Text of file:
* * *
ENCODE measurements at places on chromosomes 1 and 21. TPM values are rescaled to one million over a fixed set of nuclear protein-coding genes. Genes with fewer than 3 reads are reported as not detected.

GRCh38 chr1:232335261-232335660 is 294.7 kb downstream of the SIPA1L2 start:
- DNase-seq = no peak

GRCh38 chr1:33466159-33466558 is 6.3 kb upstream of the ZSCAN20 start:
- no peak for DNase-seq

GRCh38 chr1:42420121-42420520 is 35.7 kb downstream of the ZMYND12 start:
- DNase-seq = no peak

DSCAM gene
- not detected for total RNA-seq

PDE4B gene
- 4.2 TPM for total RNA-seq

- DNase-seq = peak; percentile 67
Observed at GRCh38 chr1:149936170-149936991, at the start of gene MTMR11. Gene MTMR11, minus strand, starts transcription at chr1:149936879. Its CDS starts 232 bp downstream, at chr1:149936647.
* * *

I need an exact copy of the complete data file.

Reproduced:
ENCODE measurements at places on chromosomes 1 and 21. TPM values are rescaled to one million over a fixed set of nuclear protein-coding genes. Genes with fewer than 3 reads are reported as not detected.

GRCh38 chr1:232335261-232335660 is 294.7 kb downstream of the SIPA1L2 start:
- DNase-seq = no peak

GRCh38 chr1:33466159-33466558 is 6.3 kb upstream of the ZSCAN20 start:
- no peak for DNase-seq

GRCh38 chr1:42420121-42420520 is 35.7 kb downstream of the ZMYND12 start:
- DNase-seq = no peak

DSCAM gene
- not detected for total RNA-seq

PDE4B gene
- 4.2 TPM for total RNA-seq

- DNase-seq = peak; percentile 67
Observed at GRCh38 chr1:149936170-149936991, at the start of gene MTMR11. Gene MTMR11, minus strand, starts transcription at chr1:149936879. Its CDS starts 232 bp downstream, at chr1:149936647.